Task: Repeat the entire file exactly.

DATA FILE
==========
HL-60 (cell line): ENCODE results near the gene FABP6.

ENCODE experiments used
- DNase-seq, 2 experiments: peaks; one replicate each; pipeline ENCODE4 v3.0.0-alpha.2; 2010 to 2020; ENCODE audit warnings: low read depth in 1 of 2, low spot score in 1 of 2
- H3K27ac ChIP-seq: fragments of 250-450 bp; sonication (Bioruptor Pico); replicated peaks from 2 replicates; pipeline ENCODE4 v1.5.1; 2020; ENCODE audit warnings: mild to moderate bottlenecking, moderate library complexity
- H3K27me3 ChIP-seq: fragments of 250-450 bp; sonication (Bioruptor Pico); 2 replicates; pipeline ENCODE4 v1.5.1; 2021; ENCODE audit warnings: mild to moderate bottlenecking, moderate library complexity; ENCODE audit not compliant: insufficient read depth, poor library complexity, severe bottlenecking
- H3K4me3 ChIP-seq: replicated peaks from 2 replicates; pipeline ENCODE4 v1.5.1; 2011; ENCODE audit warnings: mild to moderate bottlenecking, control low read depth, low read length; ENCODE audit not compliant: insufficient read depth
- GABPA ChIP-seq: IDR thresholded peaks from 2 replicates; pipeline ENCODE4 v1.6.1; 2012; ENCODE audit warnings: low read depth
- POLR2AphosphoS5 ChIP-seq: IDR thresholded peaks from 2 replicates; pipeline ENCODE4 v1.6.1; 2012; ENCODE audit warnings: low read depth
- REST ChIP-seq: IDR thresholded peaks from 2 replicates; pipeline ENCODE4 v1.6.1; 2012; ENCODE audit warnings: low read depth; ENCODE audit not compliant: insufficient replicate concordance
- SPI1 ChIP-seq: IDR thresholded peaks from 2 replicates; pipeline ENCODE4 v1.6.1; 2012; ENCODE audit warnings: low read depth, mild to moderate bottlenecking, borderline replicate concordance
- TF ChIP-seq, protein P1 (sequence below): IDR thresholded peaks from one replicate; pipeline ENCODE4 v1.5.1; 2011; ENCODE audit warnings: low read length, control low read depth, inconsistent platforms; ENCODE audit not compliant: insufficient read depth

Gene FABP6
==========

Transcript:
HL-60 (cell line): ENCODE results near the gene FABP6.

ENCODE experiments used
- DNase-seq, 2 experiments: peaks; one replicate each; pipeline ENCODE4 v3.0.0-alpha.2; 2010 to 2020; ENCODE audit warnings: low read depth in 1 of 2, low spot score in 1 of 2
- H3K27ac ChIP-seq: fragments of 250-450 bp; sonication (Bioruptor Pico); replicated peaks from 2 replicates; pipeline ENCODE4 v1.5.1; 2020; ENCODE audit warnings: mild to moderate bottlenecking, moderate library complexity
- H3K27me3 ChIP-seq: fragments of 250-450 bp; sonication (Bioruptor Pico); 2 replicates; pipeline ENCODE4 v1.5.1; 2021; ENCODE audit warnings: mild to moderate bottlenecking, moderate library complexity; ENCODE audit not compliant: insufficient read depth, poor library complexity, severe bottlenecking
- H3K4me3 ChIP-seq: replicated peaks from 2 replicates; pipeline ENCODE4 v1.5.1; 2011; ENCODE audit warnings: mild to moderate bottlenecking, control low read depth, low read length; ENCODE audit not compliant: insufficient read depth
- GABPA ChIP-seq: IDR thresholded peaks from 2 replicates; pipeline ENCODE4 v1.6.1; 2012; ENCODE audit warnings: low read depth
- POLR2AphosphoS5 ChIP-seq: IDR thresholded peaks from 2 replicates; pipeline ENCODE4 v1.6.1; 2012; ENCODE audit warnings: low read depth
- REST ChIP-seq: IDR thresholded peaks from 2 replicates; pipeline ENCODE4 v1.6.1; 2012; ENCODE audit warnings: low read depth; ENCODE audit not compliant: insufficient replicate concordance
- SPI1 ChIP-seq: IDR thresholded peaks from 2 replicates; pipeline ENCODE4 v1.6.1; 2012; ENCODE audit warnings: low read depth, mild to moderate bottlenecking, borderline replicate concordance
- TF ChIP-seq, protein P1 (sequence below): IDR thresholded peaks from one replicate; pipeline ENCODE4 v1.5.1; 2011; ENCODE audit warnings: low read length, control low read depth, inconsistent platforms; ENCODE audit not compliant: insufficient read depth

Gene FABP6